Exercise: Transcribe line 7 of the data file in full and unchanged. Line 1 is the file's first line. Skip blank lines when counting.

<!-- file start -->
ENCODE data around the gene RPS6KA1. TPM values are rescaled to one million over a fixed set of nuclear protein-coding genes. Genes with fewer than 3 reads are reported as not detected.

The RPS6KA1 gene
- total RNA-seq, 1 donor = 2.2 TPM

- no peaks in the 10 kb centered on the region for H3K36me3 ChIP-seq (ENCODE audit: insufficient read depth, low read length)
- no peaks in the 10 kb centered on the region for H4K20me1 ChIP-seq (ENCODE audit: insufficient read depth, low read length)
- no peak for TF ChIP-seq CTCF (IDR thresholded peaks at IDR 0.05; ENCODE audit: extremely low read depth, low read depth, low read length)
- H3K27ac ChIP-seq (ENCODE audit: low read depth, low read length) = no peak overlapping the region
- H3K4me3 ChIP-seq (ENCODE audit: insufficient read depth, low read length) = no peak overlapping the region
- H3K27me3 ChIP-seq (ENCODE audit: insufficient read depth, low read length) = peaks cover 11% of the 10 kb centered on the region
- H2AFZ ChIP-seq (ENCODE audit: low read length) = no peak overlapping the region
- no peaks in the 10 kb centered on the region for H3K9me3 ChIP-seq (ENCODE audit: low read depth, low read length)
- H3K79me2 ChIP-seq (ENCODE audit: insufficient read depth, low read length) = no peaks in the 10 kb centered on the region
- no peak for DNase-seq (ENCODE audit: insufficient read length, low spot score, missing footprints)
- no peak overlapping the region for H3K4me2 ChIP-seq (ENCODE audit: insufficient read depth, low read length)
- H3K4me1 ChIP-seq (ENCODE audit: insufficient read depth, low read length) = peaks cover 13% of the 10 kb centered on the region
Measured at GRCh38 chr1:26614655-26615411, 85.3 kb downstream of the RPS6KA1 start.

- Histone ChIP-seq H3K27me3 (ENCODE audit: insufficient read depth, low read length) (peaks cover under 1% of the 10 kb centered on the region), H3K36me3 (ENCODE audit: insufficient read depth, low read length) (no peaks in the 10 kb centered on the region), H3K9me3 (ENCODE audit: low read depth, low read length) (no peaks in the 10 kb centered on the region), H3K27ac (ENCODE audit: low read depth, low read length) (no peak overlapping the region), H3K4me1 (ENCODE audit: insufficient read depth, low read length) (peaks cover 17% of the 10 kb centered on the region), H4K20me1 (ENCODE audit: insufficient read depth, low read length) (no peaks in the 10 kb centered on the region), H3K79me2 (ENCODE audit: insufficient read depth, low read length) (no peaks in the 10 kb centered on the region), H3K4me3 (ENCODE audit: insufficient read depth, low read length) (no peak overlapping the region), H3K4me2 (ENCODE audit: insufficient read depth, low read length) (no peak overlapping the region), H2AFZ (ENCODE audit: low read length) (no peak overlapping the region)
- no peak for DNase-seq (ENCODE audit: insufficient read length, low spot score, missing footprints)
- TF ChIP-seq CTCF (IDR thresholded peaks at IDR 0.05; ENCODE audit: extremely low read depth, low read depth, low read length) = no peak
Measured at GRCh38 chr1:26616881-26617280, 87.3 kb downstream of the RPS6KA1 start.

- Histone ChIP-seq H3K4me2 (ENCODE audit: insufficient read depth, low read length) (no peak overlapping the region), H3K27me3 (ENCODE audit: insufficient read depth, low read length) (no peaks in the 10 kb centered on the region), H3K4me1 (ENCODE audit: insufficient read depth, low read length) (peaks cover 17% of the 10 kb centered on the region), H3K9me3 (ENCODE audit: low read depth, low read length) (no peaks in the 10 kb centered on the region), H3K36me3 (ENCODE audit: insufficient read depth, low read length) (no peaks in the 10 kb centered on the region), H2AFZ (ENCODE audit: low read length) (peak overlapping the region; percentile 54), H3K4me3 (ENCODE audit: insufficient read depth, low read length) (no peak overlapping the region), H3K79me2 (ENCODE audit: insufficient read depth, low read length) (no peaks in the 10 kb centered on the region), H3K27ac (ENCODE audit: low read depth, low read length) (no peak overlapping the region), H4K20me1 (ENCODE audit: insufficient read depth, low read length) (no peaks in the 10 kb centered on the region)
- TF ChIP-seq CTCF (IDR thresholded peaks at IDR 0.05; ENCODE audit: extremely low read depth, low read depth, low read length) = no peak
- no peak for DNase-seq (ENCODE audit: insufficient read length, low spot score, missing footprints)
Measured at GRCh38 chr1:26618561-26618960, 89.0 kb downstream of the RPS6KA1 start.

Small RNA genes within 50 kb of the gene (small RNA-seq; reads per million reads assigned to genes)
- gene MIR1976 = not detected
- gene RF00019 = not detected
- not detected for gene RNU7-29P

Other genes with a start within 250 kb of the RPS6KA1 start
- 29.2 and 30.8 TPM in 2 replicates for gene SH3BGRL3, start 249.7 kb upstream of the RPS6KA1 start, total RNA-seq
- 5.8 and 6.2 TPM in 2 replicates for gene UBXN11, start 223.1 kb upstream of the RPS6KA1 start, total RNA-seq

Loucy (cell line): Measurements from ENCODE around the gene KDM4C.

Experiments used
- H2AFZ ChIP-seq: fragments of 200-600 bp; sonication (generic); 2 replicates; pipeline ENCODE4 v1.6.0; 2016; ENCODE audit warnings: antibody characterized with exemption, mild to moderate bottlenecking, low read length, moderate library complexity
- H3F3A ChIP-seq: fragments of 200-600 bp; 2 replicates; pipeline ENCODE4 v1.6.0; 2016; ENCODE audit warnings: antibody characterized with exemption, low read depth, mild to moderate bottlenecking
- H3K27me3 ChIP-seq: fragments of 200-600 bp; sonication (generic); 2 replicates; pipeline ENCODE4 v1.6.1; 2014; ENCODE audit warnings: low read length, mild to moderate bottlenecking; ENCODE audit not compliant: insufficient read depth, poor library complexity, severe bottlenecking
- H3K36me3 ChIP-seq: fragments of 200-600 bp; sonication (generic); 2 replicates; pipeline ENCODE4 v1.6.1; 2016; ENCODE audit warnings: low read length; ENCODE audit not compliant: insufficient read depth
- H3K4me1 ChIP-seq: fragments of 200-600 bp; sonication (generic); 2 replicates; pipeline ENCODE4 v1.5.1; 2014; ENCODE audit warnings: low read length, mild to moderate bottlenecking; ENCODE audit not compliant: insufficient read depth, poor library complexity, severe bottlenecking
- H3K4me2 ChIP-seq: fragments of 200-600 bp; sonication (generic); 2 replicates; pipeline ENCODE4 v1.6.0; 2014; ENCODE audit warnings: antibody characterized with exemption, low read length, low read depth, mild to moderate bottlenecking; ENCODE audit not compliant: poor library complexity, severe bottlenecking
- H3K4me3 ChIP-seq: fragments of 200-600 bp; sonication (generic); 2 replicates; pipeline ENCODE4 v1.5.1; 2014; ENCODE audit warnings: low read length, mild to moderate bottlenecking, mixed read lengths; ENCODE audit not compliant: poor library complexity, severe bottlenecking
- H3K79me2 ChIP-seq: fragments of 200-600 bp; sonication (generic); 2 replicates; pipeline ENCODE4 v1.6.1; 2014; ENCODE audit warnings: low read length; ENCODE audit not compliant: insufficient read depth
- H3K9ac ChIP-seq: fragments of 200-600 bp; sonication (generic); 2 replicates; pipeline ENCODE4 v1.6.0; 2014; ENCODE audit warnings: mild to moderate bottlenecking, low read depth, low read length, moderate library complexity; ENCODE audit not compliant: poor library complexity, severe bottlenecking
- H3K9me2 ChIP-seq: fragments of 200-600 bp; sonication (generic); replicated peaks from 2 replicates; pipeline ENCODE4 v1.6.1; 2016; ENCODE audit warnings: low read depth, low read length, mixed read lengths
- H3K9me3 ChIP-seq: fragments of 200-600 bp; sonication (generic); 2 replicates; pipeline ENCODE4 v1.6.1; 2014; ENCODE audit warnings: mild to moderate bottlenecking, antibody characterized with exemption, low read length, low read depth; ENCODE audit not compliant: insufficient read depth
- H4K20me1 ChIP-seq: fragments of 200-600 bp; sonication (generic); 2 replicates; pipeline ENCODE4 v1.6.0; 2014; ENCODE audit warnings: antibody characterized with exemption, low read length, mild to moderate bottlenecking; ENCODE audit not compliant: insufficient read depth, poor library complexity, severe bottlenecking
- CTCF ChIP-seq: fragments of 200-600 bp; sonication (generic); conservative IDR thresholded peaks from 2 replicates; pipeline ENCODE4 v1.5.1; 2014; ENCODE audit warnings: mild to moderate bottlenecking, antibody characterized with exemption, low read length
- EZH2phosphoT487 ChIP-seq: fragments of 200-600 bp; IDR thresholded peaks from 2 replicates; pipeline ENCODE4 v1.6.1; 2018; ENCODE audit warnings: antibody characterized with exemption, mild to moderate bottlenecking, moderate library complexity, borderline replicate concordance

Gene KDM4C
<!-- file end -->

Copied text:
- H3K27ac ChIP-seq (ENCODE audit: low read depth, low read length) = no peak overlapping the region